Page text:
Of all the people in the congregation Sunday, participating in a worship service that centered on commitment and gratitude, the one person who publicly responded is very likely the last one that any of us would feel needed to respond: Brother Richard Kelly.
Richard came forward asking for the church to pray for him, saying that he feels like he’s just not doing enough for the Lord, and that he should be doing more than he is. Though not sure how it could happen with his health the way it is, he felt that his commitment was lacking and he wanted to do more. With tears in his eyes, Dick said, “I need to bring someone to the Lord.”
You probably felt the same way I did when we realized this was his purpose in coming. “It should be me confessing these things, not brother Kelly.”
I appreciated our shepherd Glen Cannon’s prayer, as he so beautifully asked for forgiveness and strength to be given to Richard, but also confessed for all of us that we could be saying the exact same things. And perhaps should have. It’s a difficult line to walk, feeling secure with our lives—as imperfect as they are—because of the love and grace and mercy of God through Jesus Christ, while at the same time requiring of ourselves the high standard of pleasing God in all our thoughts and in all our actions. Which brings me back to Richard Kelly.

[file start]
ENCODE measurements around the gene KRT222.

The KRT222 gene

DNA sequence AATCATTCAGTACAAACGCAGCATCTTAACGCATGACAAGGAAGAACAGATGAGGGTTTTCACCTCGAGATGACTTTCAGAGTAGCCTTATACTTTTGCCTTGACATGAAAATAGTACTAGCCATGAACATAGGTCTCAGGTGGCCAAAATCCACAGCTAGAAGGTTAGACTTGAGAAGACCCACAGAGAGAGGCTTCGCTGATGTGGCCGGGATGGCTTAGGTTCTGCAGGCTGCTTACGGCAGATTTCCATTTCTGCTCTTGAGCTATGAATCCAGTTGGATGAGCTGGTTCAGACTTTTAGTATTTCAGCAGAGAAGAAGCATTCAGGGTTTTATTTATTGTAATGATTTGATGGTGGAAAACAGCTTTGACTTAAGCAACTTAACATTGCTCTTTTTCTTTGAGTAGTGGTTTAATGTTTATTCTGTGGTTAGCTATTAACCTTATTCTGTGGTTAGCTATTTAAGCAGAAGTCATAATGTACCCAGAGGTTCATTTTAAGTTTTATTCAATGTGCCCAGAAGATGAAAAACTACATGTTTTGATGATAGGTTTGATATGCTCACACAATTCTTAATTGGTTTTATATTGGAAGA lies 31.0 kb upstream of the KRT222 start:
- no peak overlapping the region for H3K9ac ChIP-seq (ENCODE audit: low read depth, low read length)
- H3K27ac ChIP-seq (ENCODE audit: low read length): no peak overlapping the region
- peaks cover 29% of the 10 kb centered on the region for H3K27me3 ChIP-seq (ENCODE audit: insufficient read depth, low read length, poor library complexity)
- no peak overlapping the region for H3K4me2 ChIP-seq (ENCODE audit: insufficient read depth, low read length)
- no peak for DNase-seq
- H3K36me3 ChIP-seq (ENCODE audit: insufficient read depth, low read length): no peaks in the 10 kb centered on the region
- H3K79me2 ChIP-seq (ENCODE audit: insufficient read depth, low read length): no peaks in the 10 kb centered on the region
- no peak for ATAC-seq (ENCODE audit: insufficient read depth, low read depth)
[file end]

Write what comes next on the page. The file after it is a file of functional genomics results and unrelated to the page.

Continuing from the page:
He is at the time in life when many of us feel like our work is done, that God has blessed us and worked through us and on us and now it’s time to relax and let others do His work and accomplish His will. And that’s not a feeling that is limited to our older, retired members.
At every stage and situation of our lives we are expected to love and serve God, and to love and serve others. Yet at every stage we can find excuses to offer as to why we’re not doing what we know in our hearts we should be doing.
- I’m not old enough.
- I’m too old.
- My kids demand too much of my time right now.
- I’m not skilled enough.
- My job requires so much of me.
- I need to let some others have a turn.
- Other people can do it so much better than I could.
- I’m too involved in other things.
- My kids are too involved in other things.
- Etc etc etc.
Exactly which of these—or any others you might think of—would you be willing to share with your Lord, who gave everything, when He asks, “Why didn’t you…?”
I doubt seriously that you will remember much of my sermon thoughts on Sunday. Perhaps you might remember one or two of the songs and how they went along with their section of the sermon. Or not. But you will remember an older man, former preacher (but not really former), who came forward with a cane, asking that the church pray for him because he felt that he was not doing enough for God. And I hope you will always remember his statement, “I need to bring someone to the Lord.”